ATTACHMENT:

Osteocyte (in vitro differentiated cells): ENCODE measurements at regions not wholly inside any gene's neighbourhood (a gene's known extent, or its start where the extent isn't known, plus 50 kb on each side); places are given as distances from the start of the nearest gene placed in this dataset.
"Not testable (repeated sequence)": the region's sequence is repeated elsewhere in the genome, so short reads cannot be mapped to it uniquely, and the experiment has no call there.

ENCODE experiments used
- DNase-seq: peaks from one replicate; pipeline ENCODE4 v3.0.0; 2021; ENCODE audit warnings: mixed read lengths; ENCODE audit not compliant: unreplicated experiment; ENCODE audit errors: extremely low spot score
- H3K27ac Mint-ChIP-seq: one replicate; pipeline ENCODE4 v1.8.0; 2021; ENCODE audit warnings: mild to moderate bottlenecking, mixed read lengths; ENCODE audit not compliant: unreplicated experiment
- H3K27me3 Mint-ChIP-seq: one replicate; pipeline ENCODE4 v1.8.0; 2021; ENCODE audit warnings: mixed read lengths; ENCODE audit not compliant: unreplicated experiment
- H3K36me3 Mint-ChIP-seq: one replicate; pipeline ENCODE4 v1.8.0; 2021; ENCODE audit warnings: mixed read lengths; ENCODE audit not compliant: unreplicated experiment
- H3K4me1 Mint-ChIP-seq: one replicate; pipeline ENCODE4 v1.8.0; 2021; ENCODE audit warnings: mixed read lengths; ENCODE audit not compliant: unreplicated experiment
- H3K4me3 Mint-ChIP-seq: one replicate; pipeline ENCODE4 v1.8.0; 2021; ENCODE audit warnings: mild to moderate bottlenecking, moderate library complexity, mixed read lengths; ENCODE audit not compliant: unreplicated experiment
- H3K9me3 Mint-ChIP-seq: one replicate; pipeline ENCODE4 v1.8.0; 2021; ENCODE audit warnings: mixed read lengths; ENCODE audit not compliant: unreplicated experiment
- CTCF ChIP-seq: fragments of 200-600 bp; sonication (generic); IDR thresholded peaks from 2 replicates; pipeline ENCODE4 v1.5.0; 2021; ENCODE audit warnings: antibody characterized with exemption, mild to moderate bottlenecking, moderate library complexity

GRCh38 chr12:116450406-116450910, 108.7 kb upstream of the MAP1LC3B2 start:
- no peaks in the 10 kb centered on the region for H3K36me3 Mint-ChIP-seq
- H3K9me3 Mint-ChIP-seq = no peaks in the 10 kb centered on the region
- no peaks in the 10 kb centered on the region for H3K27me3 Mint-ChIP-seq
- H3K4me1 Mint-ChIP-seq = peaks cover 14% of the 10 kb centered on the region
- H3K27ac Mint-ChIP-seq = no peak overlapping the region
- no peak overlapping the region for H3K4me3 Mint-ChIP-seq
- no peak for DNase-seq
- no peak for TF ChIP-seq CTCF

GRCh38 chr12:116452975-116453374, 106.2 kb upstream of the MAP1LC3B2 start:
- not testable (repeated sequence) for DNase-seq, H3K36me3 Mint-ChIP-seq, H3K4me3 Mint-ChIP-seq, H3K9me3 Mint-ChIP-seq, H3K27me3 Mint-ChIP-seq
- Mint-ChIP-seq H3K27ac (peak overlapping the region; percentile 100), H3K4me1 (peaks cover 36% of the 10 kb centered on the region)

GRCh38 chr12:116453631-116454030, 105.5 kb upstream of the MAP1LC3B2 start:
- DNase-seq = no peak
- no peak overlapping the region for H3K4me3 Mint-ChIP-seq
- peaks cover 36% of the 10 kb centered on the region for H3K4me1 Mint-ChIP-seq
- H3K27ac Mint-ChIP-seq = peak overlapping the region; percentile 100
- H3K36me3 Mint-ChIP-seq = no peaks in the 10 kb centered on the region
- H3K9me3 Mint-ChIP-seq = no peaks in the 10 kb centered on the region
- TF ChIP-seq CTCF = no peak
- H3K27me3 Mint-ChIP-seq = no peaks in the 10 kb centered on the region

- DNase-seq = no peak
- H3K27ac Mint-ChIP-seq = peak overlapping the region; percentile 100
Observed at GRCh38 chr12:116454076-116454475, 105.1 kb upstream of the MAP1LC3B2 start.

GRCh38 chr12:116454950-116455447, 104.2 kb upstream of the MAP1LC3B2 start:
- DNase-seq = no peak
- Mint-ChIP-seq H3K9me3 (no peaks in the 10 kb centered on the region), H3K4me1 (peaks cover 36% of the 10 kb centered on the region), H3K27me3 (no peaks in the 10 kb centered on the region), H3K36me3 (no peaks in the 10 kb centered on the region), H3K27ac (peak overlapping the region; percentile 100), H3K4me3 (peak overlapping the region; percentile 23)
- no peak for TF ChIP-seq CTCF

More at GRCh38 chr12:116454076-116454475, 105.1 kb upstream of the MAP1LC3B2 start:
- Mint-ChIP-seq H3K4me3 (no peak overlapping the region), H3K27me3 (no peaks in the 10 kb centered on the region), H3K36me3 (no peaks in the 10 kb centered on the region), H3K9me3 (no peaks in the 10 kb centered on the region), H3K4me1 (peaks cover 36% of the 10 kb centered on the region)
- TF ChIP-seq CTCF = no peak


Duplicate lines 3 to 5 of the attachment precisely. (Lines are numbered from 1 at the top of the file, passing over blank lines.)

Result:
ENCODE experiments used
- DNase-seq: peaks from one replicate; pipeline ENCODE4 v3.0.0; 2021; ENCODE audit warnings: mixed read lengths; ENCODE audit not compliant: unreplicated experiment; ENCODE audit errors: extremely low spot score
- H3K27ac Mint-ChIP-seq: one replicate; pipeline ENCODE4 v1.8.0; 2021; ENCODE audit warnings: mild to moderate bottlenecking, mixed read lengths; ENCODE audit not compliant: unreplicated experiment